The Alley of the Dead by Moroccan writer Abdelaziz Errachidi

Translated by Mbarek Sryfi


Abdelaziz Errachedi

In the alley of the dead, I tremble every time the street lights up. I was master of my dreams, but they exhaust me at times as I pass through, leaning against the wall of the alley. Creatures move in the alley as well as in my imagination and my legs shake. O whiteness of my childhood! Everything in the alley of the dead is white in the dead of night. Even when I close my eyes and run, things remain milky and dancing seductively.
In the whiteness of the day, when the blazing sun rises, I run towards the alley fearless . . . running my hand over the wall, verifying the details so I won’t be frightened at night. I make fun of myself yet don’t dare tell my friends. I say to myself: These are only marks and that is an old slipper over there, and on the left there is a small palm tree that does not grow. Then why does this short distance frighten me? I record the place and its people in detail, but at night I forget everything and only my dreams come to haunt me along with the stories of those who fell silent at once, and did not utter one word because they saw the unseen and dropped dead, heartbroken.
I remember the grave, the darkness, the two angels and the hammer of repudiation and I hear muttering. I hastened and so did my pursuer: there was a dead woman in the alley, her chest bore sharp marks and blue flies were feasting around the clogged blood. Mother Rahma, the kind, bent woman pushing children into life, was found dead.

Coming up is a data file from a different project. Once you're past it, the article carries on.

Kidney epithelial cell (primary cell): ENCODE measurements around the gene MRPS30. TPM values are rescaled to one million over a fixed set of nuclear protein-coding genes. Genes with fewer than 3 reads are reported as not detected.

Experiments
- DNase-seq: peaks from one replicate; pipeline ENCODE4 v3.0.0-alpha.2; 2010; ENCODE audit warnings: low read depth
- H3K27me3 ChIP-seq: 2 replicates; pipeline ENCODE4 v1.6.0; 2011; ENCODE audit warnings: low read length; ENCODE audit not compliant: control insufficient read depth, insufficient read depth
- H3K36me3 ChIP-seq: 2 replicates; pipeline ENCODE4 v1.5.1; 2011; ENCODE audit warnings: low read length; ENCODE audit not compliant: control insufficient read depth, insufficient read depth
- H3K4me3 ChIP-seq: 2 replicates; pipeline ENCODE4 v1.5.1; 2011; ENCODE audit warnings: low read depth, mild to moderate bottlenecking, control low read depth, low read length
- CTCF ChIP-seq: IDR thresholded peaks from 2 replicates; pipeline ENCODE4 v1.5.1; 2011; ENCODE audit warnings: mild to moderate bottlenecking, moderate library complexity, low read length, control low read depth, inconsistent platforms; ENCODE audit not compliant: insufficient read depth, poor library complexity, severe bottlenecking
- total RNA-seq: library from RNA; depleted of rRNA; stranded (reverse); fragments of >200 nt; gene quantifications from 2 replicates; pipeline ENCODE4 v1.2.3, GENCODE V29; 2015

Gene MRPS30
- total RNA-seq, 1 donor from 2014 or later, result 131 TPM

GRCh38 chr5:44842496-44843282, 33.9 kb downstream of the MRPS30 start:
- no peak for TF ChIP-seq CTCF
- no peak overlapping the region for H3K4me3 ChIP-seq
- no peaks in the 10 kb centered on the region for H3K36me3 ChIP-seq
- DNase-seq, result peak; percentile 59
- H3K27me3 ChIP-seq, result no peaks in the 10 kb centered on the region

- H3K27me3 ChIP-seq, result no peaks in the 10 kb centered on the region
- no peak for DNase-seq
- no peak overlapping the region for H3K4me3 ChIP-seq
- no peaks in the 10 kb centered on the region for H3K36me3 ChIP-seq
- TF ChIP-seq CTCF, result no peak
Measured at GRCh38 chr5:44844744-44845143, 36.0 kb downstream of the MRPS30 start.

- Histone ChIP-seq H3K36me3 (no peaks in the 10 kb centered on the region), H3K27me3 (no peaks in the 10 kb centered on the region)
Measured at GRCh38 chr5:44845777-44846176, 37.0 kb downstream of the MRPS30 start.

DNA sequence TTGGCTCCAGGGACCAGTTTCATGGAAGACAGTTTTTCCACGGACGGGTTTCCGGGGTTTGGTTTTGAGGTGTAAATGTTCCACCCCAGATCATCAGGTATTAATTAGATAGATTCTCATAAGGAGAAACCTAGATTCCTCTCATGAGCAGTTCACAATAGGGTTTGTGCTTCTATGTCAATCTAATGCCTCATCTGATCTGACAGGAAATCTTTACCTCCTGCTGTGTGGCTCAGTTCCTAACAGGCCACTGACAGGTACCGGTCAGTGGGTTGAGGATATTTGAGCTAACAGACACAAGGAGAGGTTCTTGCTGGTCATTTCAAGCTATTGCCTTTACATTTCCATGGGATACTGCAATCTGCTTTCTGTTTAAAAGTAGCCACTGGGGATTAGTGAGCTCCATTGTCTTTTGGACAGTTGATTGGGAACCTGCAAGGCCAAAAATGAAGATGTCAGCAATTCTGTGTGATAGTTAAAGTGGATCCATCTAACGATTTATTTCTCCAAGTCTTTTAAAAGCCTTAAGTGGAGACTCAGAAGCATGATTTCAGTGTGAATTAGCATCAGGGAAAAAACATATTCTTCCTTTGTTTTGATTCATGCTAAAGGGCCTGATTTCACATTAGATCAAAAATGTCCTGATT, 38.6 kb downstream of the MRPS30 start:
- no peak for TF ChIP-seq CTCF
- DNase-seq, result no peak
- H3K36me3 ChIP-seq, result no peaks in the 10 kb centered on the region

The smile of the little girl who was running and fell down there in the alley of the dead. Milk was poured every place she had been: where she played, ran, pulled her tongue at us, and showed us her butt to vex us. I have not drunk milk since then because it reminds me of her limp body. When the dead process to their graves they don’t pass quickly, but they remain in my imagination: chatting, guffawing, playing, falling silent at times because there is nothing more to say and looking sad at the extreme limits of their kingdom . . .
Then I go out in the evening and run to escape the dead. I look around but see only darkness; still, the eyes keep following me as soon as I move. My heart beats harder and I recite the shortest Quran verses, then I see my father entering the house at the end of the alley; I call out to him to leave the door open for me but he doesn’t hear me. The door closes and the key turns in the lock. I reach the door panting; I pound on it while the eyes follow me, the dead, scary, sad and innocent eyes. Those eyes I defy in the morning and challenge them to show up, but I don’t dare defy them at night nor do I dare defy the clouds because they bring double the retaliation on me. I think about stubborn life and about our neighbor with the hairy face, with her full lips as if ready to talk continuously. She sat in the alley all day long counting the dead, most likely, yet she did not die. One day, she disappeared and people talked and talked and searched for her everywhere, then they detected the odor.
In the alley, after the death of full-lipped girl, the news was that she had been buried in the afternoon and they had put thorns on her grave. Women gave us hot bread made with chili. The children gathered without me and they were discussing issues I thought were dangerous. They rushed to her house and I followed them. I entered and they left and closed the door on me and there I was alone with all her things. With her image that never leaves and I thought she would appear to get closer slowly and cover me with her cold shroud.